*"I know of scarcely anything so apt to impress the imagination as the wonderful form of cosmic order expressed by the law of frequency of error. The law would have been personified by the Greeks if they had known of it. It reigns with serenity and complete self-effacement amidst the wildest confusion. The larger the mob, the greater the apparent anarchy, the more perfect is its sway. It is the supreme law of unreason." (Sir Francis Galton, 1889)*

*"The central limit theorem says that, under conditions almost always satisfied in the real world of experimentation, the distribution of such a linear function of errors will tend to normality as the number of its components becomes large. The tendency to normality occurs almost regardless of the individual distributions of the component errors. An important proviso is that several sources of error must make important contributions to the overall error and that no particular source of error dominate the rest." **(George E P Box et al, "Statistics for Experimenters: Design, discovery, and innovation" 2nd Ed., 2005)*

*"Two things explain the importance of the normal distribution: (1) The central limit effect that produces a tendency for real error distributions to be 'normal like'. (2) The robustness to nonnormality of some common statistical procedures, where 'robustness' means insensitivity to deviations from theoretical normality." (George E P Box et al, "Statistics for Experimenters: Design, discovery, and innovation" 2nd **Ed., 2005)*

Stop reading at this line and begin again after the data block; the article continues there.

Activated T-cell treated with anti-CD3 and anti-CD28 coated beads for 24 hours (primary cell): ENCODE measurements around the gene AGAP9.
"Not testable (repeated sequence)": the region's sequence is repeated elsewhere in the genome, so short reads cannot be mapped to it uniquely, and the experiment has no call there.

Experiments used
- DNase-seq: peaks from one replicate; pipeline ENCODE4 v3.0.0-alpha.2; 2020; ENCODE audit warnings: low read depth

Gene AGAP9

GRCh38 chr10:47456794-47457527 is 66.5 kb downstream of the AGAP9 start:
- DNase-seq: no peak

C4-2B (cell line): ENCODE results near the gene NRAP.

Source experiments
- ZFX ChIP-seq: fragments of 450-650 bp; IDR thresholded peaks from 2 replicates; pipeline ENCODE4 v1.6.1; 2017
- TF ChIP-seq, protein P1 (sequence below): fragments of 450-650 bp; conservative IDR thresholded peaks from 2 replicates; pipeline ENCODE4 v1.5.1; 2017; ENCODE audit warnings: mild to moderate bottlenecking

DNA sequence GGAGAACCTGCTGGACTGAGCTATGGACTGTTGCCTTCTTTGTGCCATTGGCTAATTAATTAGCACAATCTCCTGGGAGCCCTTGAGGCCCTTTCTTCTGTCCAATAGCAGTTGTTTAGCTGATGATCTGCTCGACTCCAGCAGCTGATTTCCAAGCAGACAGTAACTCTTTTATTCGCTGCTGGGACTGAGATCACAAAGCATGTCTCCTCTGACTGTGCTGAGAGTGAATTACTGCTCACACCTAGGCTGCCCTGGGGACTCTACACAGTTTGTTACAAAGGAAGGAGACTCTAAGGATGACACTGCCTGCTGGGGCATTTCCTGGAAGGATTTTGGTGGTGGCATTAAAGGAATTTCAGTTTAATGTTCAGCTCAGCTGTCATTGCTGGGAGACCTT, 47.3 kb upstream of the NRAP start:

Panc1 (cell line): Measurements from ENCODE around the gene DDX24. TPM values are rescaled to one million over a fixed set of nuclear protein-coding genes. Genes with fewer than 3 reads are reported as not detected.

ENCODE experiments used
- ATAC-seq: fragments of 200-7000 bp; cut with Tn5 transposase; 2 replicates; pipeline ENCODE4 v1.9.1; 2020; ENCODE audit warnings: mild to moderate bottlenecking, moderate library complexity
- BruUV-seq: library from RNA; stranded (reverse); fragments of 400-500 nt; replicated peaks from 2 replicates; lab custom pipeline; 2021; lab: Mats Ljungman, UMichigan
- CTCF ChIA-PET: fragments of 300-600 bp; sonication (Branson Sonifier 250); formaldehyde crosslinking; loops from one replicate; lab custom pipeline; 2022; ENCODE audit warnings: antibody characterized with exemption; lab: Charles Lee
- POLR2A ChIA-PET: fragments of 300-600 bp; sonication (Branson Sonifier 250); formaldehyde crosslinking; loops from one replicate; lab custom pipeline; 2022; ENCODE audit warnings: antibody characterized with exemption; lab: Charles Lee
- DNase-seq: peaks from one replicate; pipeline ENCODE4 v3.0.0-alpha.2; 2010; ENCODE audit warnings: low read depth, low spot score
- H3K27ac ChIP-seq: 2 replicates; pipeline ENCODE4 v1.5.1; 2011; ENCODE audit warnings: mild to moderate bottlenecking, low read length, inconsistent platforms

*"Statistical inference is really just the marriage of two concepts that we’ve already discussed: data and probability (with a little help from the central limit theorem)." (Charles Wheelan, "Naked Statistics: Stripping the Dread from the Data", 2012)*

*"The central limit theorem tells us that in repeated samples, the difference between the two means will be distributed roughly as a normal distribution." (Charles Wheelan, "Naked Statistics: Stripping the Dread from the Data", 2012)*

*"The central limit conjecture states that most errors are the result of many small errors and, as such, have a normal distribution. The assumption of a normal distribution for error has many advantages and has often been made in applications of statistical models."** (David S Salsburg, "Errors, Blunders, and Lies: How to Tell the Difference", 2017)*

*"The central limit theorem in statistics states that, given a sufficiently large sample size, the sampling distribution of the mean for a variable will approximate a normal distribution regardless of that variable’s distribution in the population." (Jim Frost)*